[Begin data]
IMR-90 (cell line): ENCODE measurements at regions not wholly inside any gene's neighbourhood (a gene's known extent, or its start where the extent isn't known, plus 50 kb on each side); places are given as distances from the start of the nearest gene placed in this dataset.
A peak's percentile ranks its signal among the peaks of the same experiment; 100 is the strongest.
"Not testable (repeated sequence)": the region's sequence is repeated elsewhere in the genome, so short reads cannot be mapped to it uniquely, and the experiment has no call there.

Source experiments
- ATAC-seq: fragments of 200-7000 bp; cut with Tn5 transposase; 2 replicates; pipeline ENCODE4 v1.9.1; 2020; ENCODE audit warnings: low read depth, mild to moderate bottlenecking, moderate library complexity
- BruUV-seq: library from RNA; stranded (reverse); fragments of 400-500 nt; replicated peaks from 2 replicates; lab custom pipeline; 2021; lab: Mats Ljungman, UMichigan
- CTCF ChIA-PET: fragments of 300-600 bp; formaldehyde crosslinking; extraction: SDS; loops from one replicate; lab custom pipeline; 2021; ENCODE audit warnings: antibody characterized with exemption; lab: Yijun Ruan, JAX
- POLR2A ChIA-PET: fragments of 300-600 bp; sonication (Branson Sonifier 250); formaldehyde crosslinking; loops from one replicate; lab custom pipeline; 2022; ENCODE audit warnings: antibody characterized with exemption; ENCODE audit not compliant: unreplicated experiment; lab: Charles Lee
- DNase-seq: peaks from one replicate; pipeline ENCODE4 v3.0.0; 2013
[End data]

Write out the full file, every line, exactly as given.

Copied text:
IMR-90 (cell line): ENCODE measurements at regions not wholly inside any gene's neighbourhood (a gene's known extent, or its start where the extent isn't known, plus 50 kb on each side); places are given as distances from the start of the nearest gene placed in this dataset.
A peak's percentile ranks its signal among the peaks of the same experiment; 100 is the strongest.
"Not testable (repeated sequence)": the region's sequence is repeated elsewhere in the genome, so short reads cannot be mapped to it uniquely, and the experiment has no call there.

Source experiments
- ATAC-seq: fragments of 200-7000 bp; cut with Tn5 transposase; 2 replicates; pipeline ENCODE4 v1.9.1; 2020; ENCODE audit warnings: low read depth, mild to moderate bottlenecking, moderate library complexity
- BruUV-seq: library from RNA; stranded (reverse); fragments of 400-500 nt; replicated peaks from 2 replicates; lab custom pipeline; 2021; lab: Mats Ljungman, UMichigan
- CTCF ChIA-PET: fragments of 300-600 bp; formaldehyde crosslinking; extraction: SDS; loops from one replicate; lab custom pipeline; 2021; ENCODE audit warnings: antibody characterized with exemption; lab: Yijun Ruan, JAX
- POLR2A ChIA-PET: fragments of 300-600 bp; sonication (Branson Sonifier 250); formaldehyde crosslinking; loops from one replicate; lab custom pipeline; 2022; ENCODE audit warnings: antibody characterized with exemption; ENCODE audit not compliant: unreplicated experiment; lab: Charles Lee
- DNase-seq: peaks from one replicate; pipeline ENCODE4 v3.0.0; 2013